ORIGIN STORIES OF A FAMILY NATURE

By Cheryl L’Hirondelle

kinanāskomitinawaw – thank you to the lək̓ʷəŋən People, whose land the Art Gallery of Greater Victoria is on and whose language and stories engage with this place more eloquently and accurately than these words and this short story can ever hope to. Regardless, thank you to the dedicated and caring AGGV staff and curator Jaimie Isaac for inviting me to share.

THE TRANSFORMATION OF A BEAD: REFLECTIONS FROM CONNIE PAUL’S BEADING WORKSHOP

By Natalie Rollins, AGGV Public Programs Coordinator

Standing in circle under the golden Garry oak growing in the Art Gallery of Greater Victoria’s courtyard, Yetta woke the heart beat of a drum with a soft slow thrum, thrum, thrum. She opens into song reflecting this gentle rhythm and deep reverberance. Yetta’s teachings for the beading workshop begin; we have been invited to learn about the transformation of a bead.

Reflecting on National Indigenous Peoples Day

By Mel Granley, Guest Curator at the AGGV.

June is recognized as National Indigenous History Month. National Indigenous Peoples Day is a holiday celebrated in Canada every year on the 21st of June. This holiday was officially established in 1996 and is intended to “recognize the history, heritage and diversity of First Nations, Inuit, and Métis peoples in Canada” according to Canada.ca. I ask myself, what does this day mean to me? I am a Métis and Ukrainian person living in Canada, and this day brings mixed feelings of pride and concern.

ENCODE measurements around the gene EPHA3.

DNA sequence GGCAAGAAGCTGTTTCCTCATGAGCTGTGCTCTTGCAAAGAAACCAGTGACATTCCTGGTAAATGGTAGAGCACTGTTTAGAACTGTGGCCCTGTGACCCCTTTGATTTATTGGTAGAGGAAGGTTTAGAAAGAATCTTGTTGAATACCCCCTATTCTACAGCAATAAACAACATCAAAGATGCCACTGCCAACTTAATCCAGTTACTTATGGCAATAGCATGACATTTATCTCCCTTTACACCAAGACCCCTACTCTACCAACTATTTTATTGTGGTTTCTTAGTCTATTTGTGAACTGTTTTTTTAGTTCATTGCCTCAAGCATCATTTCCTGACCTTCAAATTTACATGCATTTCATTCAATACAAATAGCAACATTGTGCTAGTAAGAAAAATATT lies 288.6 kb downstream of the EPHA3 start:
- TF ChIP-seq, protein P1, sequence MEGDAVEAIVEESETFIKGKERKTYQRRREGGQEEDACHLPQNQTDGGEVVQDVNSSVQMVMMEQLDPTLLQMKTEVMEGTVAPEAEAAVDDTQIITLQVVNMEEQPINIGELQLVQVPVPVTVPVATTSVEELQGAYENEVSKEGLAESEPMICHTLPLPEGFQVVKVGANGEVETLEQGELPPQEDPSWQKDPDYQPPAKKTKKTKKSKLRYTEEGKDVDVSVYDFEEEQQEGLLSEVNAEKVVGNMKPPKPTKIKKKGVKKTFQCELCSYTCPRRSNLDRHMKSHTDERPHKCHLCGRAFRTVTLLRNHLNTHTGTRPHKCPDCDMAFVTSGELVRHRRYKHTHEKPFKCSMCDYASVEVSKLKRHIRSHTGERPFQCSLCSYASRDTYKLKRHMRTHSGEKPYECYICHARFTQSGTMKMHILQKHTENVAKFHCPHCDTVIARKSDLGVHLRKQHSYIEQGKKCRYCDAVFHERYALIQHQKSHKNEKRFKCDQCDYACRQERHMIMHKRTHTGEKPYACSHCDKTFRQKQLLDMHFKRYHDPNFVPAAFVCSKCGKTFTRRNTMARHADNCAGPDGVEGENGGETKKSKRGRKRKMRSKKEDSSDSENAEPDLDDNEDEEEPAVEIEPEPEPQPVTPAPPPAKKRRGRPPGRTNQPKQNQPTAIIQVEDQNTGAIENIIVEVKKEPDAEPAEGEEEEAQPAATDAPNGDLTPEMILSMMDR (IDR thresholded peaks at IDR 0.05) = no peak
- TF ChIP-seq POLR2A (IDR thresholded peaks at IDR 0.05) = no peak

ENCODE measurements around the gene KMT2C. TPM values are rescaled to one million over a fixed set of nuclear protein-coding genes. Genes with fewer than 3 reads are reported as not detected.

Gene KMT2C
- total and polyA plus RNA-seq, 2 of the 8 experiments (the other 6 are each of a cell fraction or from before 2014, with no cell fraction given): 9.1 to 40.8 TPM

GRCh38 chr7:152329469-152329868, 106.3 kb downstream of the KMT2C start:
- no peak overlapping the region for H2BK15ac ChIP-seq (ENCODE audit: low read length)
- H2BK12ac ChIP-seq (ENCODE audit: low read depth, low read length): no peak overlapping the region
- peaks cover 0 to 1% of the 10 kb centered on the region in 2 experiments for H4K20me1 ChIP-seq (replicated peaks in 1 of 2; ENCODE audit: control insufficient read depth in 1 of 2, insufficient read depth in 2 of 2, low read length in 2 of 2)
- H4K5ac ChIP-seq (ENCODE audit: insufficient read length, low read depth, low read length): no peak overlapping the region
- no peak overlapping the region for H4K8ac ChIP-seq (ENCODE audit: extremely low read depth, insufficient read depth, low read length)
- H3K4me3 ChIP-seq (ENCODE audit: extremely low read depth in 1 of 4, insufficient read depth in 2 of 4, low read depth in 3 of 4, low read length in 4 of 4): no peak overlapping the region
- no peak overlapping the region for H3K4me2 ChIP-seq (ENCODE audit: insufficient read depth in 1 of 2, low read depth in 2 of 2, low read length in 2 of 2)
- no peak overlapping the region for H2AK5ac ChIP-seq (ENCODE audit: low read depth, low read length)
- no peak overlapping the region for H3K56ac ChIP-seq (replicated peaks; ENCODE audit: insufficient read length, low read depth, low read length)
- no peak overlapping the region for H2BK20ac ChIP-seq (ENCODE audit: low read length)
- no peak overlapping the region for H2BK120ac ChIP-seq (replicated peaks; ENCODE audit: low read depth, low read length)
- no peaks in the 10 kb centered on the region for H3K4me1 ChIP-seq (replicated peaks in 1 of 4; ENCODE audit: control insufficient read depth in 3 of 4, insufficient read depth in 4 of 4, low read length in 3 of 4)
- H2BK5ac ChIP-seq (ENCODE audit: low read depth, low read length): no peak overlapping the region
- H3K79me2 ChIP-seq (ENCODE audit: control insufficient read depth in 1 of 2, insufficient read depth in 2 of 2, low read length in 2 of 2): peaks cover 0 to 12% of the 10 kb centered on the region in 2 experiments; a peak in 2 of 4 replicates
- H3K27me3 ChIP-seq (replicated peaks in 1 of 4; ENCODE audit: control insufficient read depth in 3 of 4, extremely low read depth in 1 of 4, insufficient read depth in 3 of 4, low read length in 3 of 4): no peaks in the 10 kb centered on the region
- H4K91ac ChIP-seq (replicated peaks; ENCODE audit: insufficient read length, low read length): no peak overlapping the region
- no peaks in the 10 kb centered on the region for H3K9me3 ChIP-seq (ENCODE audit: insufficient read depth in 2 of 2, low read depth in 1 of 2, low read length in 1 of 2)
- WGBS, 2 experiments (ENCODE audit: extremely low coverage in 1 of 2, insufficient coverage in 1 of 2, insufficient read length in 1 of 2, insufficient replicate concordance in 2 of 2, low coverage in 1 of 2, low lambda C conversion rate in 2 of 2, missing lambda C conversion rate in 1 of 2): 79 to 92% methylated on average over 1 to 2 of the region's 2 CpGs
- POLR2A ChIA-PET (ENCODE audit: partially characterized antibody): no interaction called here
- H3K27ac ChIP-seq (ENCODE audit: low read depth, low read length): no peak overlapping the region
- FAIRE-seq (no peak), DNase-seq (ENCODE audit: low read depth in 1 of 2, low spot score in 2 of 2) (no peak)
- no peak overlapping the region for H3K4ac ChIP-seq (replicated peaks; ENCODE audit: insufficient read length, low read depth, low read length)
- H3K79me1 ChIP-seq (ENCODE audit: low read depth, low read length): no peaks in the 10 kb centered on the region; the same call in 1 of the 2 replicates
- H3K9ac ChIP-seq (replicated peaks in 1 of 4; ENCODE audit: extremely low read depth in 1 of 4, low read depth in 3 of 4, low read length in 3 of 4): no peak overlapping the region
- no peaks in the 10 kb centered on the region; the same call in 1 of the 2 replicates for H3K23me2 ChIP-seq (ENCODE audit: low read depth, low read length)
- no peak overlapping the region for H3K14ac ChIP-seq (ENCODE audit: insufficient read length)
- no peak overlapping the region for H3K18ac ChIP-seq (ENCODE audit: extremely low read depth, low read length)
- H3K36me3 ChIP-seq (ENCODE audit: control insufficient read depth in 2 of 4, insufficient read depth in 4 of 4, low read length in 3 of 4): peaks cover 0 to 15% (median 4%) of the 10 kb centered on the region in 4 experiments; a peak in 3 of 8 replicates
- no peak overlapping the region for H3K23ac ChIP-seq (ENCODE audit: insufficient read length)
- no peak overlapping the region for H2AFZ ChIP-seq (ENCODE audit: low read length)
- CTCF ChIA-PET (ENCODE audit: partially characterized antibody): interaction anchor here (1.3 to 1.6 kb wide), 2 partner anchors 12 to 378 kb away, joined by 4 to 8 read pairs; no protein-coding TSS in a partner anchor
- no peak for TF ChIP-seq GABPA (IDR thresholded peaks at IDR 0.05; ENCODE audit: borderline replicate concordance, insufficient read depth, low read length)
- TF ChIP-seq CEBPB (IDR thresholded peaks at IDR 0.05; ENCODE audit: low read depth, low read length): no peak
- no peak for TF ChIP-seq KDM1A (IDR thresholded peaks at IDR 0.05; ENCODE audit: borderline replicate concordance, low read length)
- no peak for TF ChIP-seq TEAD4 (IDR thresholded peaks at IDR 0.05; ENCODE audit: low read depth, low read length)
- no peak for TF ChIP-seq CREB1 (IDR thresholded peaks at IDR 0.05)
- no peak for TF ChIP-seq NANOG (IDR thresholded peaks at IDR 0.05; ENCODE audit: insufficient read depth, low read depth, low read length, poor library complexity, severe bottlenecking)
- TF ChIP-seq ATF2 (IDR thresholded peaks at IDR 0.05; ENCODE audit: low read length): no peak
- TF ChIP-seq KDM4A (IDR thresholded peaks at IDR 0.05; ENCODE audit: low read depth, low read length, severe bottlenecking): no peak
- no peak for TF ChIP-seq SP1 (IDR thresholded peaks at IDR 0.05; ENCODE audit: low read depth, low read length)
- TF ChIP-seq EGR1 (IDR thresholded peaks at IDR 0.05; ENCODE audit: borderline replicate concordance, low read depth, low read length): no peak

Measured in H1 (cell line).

Dear Indigenous Child

By Ross Neasloss Jr. (Kitasoo Xai Xai’s Nation)

The Holding Ground exhibit, has been a monumental experience for me. Working with so many Indigenous folks from all across turtle island. We met bi-weekly to share stories, and hold space for our deep emotions and connections to the land and each other. Along with my personal journey of land based healing, I received some wonderful words and messages during those times. These messages I got, I do not carry lightly, as they deserve to be held with care and compassion.

Rethinking Emily: The Responsibility We Carry

By Mel Granley, Guest Curator

Emily Carr has become almost synonymous with the Pacific Northwest; her work being displayed year-round in different exhibition contexts to ensure the satisfaction of visitors to the AGGV. This drive to see her work is directed by the idea of checking off a list of great and thoroughly known artists within the artistic canon. The issue? The “art canon” is heavily Euro-Western centered and very keenly demonstrates a bias for settler-European art, while largely failing to acknowledge the artistic merits of historic and contemporary BIPOC artists.

Nirin: The 22nd Biennale of Sydney – Five Challenging Artworks

By Haema Sivanesan, AGGV Curator

I was “back home” in Sydney in early March, just before the COVID-19 pandemic was announced, and was gratified -– more than 30 years later — to be attending the opening of the 22nd Biennale of Sydney, titled Nirin. For the first time in its history, the Biennale was being curated by an Aboriginal artist, Brook Andrew, a Wiradjuri man, whose ancestral lands are in central New South Wales.